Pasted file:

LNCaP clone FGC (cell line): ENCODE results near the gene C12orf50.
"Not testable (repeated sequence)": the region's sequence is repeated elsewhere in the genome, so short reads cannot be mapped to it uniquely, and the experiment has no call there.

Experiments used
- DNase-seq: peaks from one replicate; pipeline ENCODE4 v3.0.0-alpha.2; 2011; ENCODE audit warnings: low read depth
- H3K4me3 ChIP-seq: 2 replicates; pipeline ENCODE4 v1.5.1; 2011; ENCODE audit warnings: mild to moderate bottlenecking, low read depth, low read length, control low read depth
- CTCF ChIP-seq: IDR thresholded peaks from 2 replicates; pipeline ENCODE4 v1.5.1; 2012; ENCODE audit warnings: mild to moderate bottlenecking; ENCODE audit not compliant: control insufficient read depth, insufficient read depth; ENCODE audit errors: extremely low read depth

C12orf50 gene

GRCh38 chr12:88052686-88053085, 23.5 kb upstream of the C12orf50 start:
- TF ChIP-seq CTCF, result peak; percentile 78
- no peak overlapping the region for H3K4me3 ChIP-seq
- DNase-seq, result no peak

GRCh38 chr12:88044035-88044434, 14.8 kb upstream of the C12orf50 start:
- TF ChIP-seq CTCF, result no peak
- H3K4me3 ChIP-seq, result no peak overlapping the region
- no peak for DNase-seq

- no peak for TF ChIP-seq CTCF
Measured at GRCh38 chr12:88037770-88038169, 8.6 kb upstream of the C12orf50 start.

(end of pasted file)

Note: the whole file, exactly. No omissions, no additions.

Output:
LNCaP clone FGC (cell line): ENCODE results near the gene C12orf50.
"Not testable (repeated sequence)": the region's sequence is repeated elsewhere in the genome, so short reads cannot be mapped to it uniquely, and the experiment has no call there.

Experiments used
- DNase-seq: peaks from one replicate; pipeline ENCODE4 v3.0.0-alpha.2; 2011; ENCODE audit warnings: low read depth
- H3K4me3 ChIP-seq: 2 replicates; pipeline ENCODE4 v1.5.1; 2011; ENCODE audit warnings: mild to moderate bottlenecking, low read depth, low read length, control low read depth
- CTCF ChIP-seq: IDR thresholded peaks from 2 replicates; pipeline ENCODE4 v1.5.1; 2012; ENCODE audit warnings: mild to moderate bottlenecking; ENCODE audit not compliant: control insufficient read depth, insufficient read depth; ENCODE audit errors: extremely low read depth

C12orf50 gene

GRCh38 chr12:88052686-88053085, 23.5 kb upstream of the C12orf50 start:
- TF ChIP-seq CTCF, result peak; percentile 78
- no peak overlapping the region for H3K4me3 ChIP-seq
- DNase-seq, result no peak

GRCh38 chr12:88044035-88044434, 14.8 kb upstream of the C12orf50 start:
- TF ChIP-seq CTCF, result no peak
- H3K4me3 ChIP-seq, result no peak overlapping the region
- no peak for DNase-seq

- no peak for TF ChIP-seq CTCF
Measured at GRCh38 chr12:88037770-88038169, 8.6 kb upstream of the C12orf50 start.